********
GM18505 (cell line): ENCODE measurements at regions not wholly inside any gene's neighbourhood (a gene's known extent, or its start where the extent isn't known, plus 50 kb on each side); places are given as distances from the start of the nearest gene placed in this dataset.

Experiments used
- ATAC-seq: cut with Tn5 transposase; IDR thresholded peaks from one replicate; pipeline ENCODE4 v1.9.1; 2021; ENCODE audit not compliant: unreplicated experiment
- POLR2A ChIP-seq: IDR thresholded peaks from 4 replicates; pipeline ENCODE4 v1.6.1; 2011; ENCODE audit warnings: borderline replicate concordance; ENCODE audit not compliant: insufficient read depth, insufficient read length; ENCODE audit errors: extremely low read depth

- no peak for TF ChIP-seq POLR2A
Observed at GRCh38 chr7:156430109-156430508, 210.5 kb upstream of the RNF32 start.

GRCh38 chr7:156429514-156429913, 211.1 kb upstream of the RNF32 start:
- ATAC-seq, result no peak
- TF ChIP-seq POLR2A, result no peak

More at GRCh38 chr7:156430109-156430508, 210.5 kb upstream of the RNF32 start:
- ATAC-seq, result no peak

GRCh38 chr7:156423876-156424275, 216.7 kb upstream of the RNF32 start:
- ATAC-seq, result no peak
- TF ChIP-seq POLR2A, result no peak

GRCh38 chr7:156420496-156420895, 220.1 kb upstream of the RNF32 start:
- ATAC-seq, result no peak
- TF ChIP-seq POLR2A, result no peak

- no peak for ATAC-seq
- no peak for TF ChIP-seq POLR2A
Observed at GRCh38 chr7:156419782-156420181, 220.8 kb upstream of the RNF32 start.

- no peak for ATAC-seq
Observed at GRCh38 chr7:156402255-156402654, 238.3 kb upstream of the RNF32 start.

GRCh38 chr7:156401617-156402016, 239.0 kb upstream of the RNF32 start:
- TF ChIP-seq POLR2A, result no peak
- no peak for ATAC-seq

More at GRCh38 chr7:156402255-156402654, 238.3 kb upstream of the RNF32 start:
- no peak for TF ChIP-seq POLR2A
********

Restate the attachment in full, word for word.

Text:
GM18505 (cell line): ENCODE measurements at regions not wholly inside any gene's neighbourhood (a gene's known extent, or its start where the extent isn't known, plus 50 kb on each side); places are given as distances from the start of the nearest gene placed in this dataset.

Experiments used
- ATAC-seq: cut with Tn5 transposase; IDR thresholded peaks from one replicate; pipeline ENCODE4 v1.9.1; 2021; ENCODE audit not compliant: unreplicated experiment
- POLR2A ChIP-seq: IDR thresholded peaks from 4 replicates; pipeline ENCODE4 v1.6.1; 2011; ENCODE audit warnings: borderline replicate concordance; ENCODE audit not compliant: insufficient read depth, insufficient read length; ENCODE audit errors: extremely low read depth

- no peak for TF ChIP-seq POLR2A
Observed at GRCh38 chr7:156430109-156430508, 210.5 kb upstream of the RNF32 start.

GRCh38 chr7:156429514-156429913, 211.1 kb upstream of the RNF32 start:
- ATAC-seq, result no peak
- TF ChIP-seq POLR2A, result no peak

More at GRCh38 chr7:156430109-156430508, 210.5 kb upstream of the RNF32 start:
- ATAC-seq, result no peak

GRCh38 chr7:156423876-156424275, 216.7 kb upstream of the RNF32 start:
- ATAC-seq, result no peak
- TF ChIP-seq POLR2A, result no peak

GRCh38 chr7:156420496-156420895, 220.1 kb upstream of the RNF32 start:
- ATAC-seq, result no peak
- TF ChIP-seq POLR2A, result no peak

- no peak for ATAC-seq
- no peak for TF ChIP-seq POLR2A
Observed at GRCh38 chr7:156419782-156420181, 220.8 kb upstream of the RNF32 start.

- no peak for ATAC-seq
Observed at GRCh38 chr7:156402255-156402654, 238.3 kb upstream of the RNF32 start.

GRCh38 chr7:156401617-156402016, 239.0 kb upstream of the RNF32 start:
- TF ChIP-seq POLR2A, result no peak
- no peak for ATAC-seq

More at GRCh38 chr7:156402255-156402654, 238.3 kb upstream of the RNF32 start:
- no peak for TF ChIP-seq POLR2A